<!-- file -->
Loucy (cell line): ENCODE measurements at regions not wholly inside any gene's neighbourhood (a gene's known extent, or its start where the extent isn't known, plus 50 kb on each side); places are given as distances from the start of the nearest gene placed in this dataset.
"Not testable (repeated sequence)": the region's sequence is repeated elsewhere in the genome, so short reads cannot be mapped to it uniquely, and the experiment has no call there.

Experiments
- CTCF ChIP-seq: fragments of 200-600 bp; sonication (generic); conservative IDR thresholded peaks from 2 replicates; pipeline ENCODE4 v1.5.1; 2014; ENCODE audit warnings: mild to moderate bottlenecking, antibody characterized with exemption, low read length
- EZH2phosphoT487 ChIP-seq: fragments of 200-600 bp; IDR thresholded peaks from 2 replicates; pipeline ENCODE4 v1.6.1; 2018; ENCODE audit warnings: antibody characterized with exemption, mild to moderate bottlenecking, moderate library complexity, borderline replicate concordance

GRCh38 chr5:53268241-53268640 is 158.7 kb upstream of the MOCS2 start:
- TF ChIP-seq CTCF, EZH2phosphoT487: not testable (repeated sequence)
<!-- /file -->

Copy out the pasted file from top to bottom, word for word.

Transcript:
Loucy (cell line): ENCODE measurements at regions not wholly inside any gene's neighbourhood (a gene's known extent, or its start where the extent isn't known, plus 50 kb on each side); places are given as distances from the start of the nearest gene placed in this dataset.
"Not testable (repeated sequence)": the region's sequence is repeated elsewhere in the genome, so short reads cannot be mapped to it uniquely, and the experiment has no call there.

Experiments
- CTCF ChIP-seq: fragments of 200-600 bp; sonication (generic); conservative IDR thresholded peaks from 2 replicates; pipeline ENCODE4 v1.5.1; 2014; ENCODE audit warnings: mild to moderate bottlenecking, antibody characterized with exemption, low read length
- EZH2phosphoT487 ChIP-seq: fragments of 200-600 bp; IDR thresholded peaks from 2 replicates; pipeline ENCODE4 v1.6.1; 2018; ENCODE audit warnings: antibody characterized with exemption, mild to moderate bottlenecking, moderate library complexity, borderline replicate concordance

GRCh38 chr5:53268241-53268640 is 158.7 kb upstream of the MOCS2 start:
- TF ChIP-seq CTCF, EZH2phosphoT487: not testable (repeated sequence)